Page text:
|Pambansang Ahensiya sa Ugnayang Intelihensiya|
|Formed||July 10, 1949|
|Jurisdiction||Government of the Philippines|
|Headquarters||Quezon City, Philippines|
|Motto||Kaalaman ay Kaligtasan |
(Intelligence is Security)
|Parent agency||Office of the President of the Philippines|
The National Intelligence Coordinating Agency (NICA) is the primary intelligence gathering and analysis arm of the Philippine government, in charge of carrying out overt, covert, and clandestine intelligence programs. The NICA cooperates with friendly countries and government agencies in and out of the country by posting agents as liaison officers.
The agency is led by a director-general and is assisted by a deputy director general. The former reports directly to the president. Its headquarters is located in Quezon City.
The NICA has a National Intelligence Board that serves as an advisory board to the director-general before he would submit his findings to the president relating to national security matters affecting the Philippines.
Founded in 1949, it was created by President Elpidio Quirino under the authority of Executive Order 235 with further powers relating to intelligence work added by a Government Survey and Reorganization Commission in 1954. The agency was reorganized in 1958 under Executive Order 291 by President Carlos Garcia.
It was abolished on September 16, 1972, by President Ferdinand Marcos under Presidential Decree 51 and replaced by the National Intelligence and Security Authority (NISA) headed by General Fabian Ver and the Civil Intelligence and Security Agency, assigned to counterintelligence and supervision of all civil security units in Philippine government offices. The agency was primarily used to track down and eliminate anti-Marcos opponents before President Marcos was forced into exile. During his reign, it was one of the main government organizations accused of human rights abuses. After the first EDSA Revolution, it was renamed the National Intelligence Coordinating Agency in 1987, replacing the NISA, and was merged with the Civil Intelligence and Security Agency when the Philippine Constitution was revamped, where it refocused its priorities in tackling the communist movement. Their work has resulted in their weakening in the late 1990s.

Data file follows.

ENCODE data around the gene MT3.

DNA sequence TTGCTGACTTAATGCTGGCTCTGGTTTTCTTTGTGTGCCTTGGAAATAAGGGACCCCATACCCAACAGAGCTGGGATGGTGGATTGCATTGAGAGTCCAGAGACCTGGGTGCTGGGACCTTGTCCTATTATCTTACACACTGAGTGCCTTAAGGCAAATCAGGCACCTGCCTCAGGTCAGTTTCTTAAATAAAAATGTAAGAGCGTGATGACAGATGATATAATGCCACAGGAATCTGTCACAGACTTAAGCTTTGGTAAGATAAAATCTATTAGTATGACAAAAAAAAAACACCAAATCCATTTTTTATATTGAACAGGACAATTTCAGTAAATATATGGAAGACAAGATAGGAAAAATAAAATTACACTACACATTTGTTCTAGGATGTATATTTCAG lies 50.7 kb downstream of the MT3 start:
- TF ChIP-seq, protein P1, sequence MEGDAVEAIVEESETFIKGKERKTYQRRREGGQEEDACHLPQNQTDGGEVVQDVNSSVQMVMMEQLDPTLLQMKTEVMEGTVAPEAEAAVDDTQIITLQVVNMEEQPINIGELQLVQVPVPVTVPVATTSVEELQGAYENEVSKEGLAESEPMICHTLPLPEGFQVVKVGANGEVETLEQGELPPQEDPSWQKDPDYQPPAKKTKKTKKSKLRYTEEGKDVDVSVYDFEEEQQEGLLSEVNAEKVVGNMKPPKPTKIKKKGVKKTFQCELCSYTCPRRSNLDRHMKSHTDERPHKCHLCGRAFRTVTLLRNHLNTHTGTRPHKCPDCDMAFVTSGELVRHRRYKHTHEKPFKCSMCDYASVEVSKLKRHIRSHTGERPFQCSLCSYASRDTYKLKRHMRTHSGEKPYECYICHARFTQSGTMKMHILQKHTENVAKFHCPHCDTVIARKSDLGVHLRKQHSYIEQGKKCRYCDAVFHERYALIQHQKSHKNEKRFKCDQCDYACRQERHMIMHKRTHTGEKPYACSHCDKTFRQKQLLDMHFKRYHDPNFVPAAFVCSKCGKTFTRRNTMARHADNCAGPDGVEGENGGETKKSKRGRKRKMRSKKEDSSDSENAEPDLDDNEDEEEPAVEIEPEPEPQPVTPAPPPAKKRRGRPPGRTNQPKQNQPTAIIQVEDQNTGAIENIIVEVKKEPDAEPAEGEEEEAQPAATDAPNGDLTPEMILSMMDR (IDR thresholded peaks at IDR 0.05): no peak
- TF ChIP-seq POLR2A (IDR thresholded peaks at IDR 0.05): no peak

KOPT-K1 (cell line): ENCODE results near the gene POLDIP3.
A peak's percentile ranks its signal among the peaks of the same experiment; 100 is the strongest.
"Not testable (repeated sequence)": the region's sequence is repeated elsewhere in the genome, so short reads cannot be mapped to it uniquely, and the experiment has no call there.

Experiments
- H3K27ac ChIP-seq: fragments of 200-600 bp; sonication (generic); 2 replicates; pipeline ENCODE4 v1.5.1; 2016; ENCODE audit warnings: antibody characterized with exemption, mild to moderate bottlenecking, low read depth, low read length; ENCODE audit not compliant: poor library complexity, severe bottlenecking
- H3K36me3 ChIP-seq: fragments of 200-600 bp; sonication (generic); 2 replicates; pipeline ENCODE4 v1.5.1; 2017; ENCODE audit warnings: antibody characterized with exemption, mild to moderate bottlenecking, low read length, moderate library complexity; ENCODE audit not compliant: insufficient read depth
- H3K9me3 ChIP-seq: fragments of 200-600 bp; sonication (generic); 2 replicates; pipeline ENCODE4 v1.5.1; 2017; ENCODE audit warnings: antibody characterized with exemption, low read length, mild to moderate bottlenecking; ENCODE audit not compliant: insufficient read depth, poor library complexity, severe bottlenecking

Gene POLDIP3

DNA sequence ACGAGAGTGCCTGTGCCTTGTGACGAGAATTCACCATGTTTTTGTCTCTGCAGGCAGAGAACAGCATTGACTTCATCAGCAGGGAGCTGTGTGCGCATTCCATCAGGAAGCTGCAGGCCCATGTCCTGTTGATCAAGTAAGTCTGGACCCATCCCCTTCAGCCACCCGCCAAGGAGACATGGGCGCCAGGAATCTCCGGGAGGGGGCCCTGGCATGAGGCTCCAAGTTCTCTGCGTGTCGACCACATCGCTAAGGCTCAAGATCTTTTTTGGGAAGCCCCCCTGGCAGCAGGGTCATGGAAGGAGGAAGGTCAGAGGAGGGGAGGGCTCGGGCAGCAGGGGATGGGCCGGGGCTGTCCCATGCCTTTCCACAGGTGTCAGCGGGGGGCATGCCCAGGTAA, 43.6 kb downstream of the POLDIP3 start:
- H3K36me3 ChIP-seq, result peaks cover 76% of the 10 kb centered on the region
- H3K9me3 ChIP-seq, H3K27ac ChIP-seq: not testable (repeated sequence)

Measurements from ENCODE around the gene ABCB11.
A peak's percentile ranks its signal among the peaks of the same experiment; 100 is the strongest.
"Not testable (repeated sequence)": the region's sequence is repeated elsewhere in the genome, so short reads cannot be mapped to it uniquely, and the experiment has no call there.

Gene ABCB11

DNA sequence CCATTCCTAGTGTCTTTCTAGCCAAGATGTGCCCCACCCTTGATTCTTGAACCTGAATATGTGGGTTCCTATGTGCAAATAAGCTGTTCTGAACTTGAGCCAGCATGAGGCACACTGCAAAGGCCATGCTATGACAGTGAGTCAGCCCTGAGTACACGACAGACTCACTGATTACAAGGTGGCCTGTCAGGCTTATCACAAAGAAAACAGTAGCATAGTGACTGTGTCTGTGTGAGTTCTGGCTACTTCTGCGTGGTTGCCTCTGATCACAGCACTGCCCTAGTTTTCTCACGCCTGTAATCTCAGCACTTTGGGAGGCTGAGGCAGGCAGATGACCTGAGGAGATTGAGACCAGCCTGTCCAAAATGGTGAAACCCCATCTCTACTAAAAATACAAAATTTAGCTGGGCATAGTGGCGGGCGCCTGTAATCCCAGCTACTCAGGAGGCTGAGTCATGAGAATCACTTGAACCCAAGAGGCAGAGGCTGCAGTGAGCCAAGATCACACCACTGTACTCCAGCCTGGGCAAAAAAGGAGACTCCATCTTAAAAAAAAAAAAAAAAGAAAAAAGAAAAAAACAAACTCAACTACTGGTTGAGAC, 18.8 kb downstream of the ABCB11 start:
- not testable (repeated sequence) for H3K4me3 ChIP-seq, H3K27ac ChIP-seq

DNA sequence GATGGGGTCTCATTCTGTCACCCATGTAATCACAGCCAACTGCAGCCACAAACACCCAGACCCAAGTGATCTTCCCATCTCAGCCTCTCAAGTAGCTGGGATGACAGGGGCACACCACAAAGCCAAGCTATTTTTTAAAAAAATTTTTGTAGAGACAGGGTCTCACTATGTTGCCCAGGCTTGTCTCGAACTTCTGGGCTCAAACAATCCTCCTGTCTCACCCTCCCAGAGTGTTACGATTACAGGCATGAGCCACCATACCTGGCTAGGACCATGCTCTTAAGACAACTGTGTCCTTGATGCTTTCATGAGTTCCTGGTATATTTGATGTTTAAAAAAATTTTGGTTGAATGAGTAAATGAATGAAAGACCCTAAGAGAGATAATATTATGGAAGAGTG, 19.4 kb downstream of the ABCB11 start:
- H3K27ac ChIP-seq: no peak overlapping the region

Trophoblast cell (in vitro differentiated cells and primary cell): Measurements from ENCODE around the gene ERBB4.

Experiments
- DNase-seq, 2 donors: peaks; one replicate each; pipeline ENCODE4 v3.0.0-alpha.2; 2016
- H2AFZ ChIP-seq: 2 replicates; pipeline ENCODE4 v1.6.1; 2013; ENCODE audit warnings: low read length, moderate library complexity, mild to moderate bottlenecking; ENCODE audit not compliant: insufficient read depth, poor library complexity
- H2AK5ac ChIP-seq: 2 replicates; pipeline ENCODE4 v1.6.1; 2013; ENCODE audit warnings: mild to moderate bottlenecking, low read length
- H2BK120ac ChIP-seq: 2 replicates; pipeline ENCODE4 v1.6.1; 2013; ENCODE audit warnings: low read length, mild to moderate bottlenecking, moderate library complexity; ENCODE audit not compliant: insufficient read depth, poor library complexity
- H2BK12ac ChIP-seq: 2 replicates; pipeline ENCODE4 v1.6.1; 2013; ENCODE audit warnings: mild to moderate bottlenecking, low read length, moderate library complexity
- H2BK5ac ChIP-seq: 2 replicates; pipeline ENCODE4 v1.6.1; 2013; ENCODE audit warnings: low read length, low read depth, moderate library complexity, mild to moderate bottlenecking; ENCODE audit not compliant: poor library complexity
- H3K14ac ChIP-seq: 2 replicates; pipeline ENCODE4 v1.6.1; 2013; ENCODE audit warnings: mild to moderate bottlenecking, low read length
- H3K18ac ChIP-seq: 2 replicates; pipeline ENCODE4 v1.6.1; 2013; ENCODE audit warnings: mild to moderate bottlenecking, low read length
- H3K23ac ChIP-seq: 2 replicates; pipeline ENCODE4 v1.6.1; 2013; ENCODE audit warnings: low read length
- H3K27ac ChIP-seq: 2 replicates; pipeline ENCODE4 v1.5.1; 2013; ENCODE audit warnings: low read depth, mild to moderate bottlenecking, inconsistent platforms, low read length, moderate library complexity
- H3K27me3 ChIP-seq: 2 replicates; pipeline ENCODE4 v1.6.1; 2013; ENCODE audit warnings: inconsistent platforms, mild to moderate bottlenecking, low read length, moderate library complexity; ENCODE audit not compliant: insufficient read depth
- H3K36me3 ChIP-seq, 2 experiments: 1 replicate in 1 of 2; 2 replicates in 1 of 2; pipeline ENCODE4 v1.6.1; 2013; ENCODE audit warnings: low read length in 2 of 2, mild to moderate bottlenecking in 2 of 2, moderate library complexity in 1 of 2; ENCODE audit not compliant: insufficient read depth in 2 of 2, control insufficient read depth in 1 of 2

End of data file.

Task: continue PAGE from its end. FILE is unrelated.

In 1990, the Philippines' national security advisor was given responsibility to oversee management and control of the agency to be responsive to the needs of the president and the National Security Council.
Executive Order Number 492, issued on February 1, 2006, orders the NICA to activate the National Maritime Aerial Reconnaissance and Surveillance Center or NMARSC, which shall serve as the primary IMINT provider for the Philippine intelligence community. Under the supervision and oversight of the National Security Adviser, the NICA-directed NMARSC will operate unmanned aerial vehicles or UAVs to cater to the imagery intelligence demands of various government agencies.
NICA agents were responsible for the arrest of several Abu Sayyaf members, including Al Qaeda-linked bomber Abdulmukim Edris.
The NICA is also active in the Philippines' Anti-Terrorism Council, as mandated by the Human Security Act signed by President Gloria Macapagal-Arroyo on March 6, 2007.
In 2005, it started activation of two directorates involving economic intelligence and counterintelligence.
House Bill No. 7111, or the proposed Foreign Electronic Surveillance Act by House Majority Leader Rodolfo Fariñas would allow NICA agents to covertly conduct electronic surveillance operations against foreign countries, terrorists and private groups without the need of having a warrant or a court order in an emergency situation. A warrantless operation outside Philippine soil would need approval from the director general and the secretary of the Department of Justice.
The NICA is organized with the following: